Eight Tips for Creating Great Hatha Yoga Classes

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Eight Tips for Creating Great Hatha Yoga Classes

By Sanjeev Patel, CYT

The eight tips suggested below are also good rules to keep in mind when planning a Yoga class lesson plan. Hatha Yoga teachers should be very intuitive. This is difficult, but with careful observation and communication it is possible to surpass your perceived teaching level at this point.

Some Yoga teacher training graduates may leave feeling a little bit depressed after witnessing gymnastic tricks at the intensives. Never fear – if you watch, assist, help, and show compassion to your students, you’ll be a great Yoga teacher! Let’s face it, some Yogis and Yoginis like to show off like they are competing at an audition for Cirque du Soleil.

This is wonderful to have such a flexible body, but can they teach their students how to do it? No way, because each student has a uniquely different anatomy. Most of the time, the naturally flexible person can’t understand why a person has tight joints.

Why don’t naturally flexible people understand? When the Yoga teacher trainer was discussing anatomy and joint capsules, these super flexible interns were staring out the window thinking about kicking the inflexible students out of their classes. They don’t want to deal with Yoga students who need extra attention. They prefer young athletic students and they want their Yoga classes to be their own personal workout time.

The following eight tips for creating a Yoga lesson plan are useful and some of you may recognize the principles from James Hewitt’s writings or Paulji’s teachings, but they are only common sense.

1. All Yoga practitioners should include a warm up to prevent injury. This is true for every form of movement and it’s true for Hatha Yoga too.

2. Students should proceed logically from easy to more difficult postures, only when they are ready. Competition should not be endorsed or encouraged and there is no need to praise younger athletic students.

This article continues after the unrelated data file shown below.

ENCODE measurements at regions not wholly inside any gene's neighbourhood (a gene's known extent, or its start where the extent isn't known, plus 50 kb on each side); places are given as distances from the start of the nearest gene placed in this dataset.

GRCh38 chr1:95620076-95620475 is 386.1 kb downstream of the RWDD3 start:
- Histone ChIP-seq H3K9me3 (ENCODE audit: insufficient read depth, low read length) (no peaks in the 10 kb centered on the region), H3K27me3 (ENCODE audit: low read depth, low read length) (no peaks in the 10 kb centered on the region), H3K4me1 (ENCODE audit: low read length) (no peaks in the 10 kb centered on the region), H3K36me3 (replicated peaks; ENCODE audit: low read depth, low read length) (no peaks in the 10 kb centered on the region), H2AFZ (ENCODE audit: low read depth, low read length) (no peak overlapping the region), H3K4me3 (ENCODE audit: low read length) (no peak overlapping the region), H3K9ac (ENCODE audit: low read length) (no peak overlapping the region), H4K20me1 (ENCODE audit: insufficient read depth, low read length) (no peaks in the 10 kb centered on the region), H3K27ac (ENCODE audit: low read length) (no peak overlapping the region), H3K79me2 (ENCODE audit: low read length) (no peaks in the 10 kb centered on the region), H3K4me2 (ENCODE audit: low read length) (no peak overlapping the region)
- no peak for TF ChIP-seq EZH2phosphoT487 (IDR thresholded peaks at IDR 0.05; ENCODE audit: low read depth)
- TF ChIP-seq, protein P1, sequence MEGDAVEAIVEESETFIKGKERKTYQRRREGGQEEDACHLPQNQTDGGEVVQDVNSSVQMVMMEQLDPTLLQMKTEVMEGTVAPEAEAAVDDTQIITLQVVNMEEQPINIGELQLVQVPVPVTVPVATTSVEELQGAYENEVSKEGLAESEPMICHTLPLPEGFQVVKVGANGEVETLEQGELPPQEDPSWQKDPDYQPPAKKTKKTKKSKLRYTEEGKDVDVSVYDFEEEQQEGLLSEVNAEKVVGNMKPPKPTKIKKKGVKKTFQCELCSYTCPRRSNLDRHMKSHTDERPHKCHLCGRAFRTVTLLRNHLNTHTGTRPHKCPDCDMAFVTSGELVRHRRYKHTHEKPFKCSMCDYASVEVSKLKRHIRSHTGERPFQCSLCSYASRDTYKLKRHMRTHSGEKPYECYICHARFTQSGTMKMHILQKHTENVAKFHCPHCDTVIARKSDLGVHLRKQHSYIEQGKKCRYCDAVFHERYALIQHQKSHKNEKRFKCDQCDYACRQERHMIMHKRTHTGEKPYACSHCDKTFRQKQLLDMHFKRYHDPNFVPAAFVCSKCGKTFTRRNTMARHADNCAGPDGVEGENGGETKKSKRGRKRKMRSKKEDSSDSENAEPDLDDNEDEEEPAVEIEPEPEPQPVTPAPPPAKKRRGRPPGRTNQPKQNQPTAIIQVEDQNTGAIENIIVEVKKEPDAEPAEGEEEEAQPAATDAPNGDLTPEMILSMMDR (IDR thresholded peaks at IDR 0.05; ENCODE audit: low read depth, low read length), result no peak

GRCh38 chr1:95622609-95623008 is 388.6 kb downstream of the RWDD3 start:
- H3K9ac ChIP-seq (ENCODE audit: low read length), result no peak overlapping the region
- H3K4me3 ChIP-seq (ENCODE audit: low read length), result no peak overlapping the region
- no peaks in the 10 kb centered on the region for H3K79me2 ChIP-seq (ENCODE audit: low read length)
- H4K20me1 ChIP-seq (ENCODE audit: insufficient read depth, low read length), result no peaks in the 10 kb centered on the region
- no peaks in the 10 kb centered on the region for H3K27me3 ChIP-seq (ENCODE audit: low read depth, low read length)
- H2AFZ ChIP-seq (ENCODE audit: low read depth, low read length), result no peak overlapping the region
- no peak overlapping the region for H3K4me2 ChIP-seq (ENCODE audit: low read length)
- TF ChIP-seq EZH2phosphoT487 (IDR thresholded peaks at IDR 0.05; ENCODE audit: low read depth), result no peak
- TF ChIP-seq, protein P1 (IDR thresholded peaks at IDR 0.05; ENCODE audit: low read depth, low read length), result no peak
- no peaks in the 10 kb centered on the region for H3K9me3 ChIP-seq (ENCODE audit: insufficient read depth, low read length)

3. The smoothest flowing asana sequences are usually from standing to sitting and kneeling to prone, and finally to supine asanas.

4. A satisfying Hatha Yoga program is diverse and contains many techniques including pranayama, bandha, mudra, meditation and relaxation. A wide variety of specific types of asanas should be included to manipulate the joints and muscles.

5. Never force muscles, joints, or limbs to discomfort or pain. Yoga is not a boot camp. If a Yoga teacher likes to push and hurt people, he or she should take up boxing or submission fighting.

6. Never push students beyond their natural limits by bringing them to the point of fatigue and quickly moving them through Yoga asanas or dynamic pranayama without proper attention to the correct technique.

7. Create a Yoga class lesson that balances the body, mind, emotion, and spirit. Your students with then be ready for complete relaxation. Yoga Nidra, relaxation, and meditation is the dessert of Hatha Yoga. To skip it is a complete misunderstanding of Yogic principles.

8. When considering asana, work the body forward, back, sideways, and twist on both sides. This is good for balancing the spine, skeleton, joints, connective tissues and muscles.

A Yoga teacher who incorporates the above-mentioned tips, when planning a class, provides a nurturing environment, safety, gradual challenges and stimulation for all students.

© Copyright 2010 – Sanjeev Patel / Aura Publications

Sanjeev Patel is a certified Yoga teacher and an exclusive author for Aura Wellness Center.

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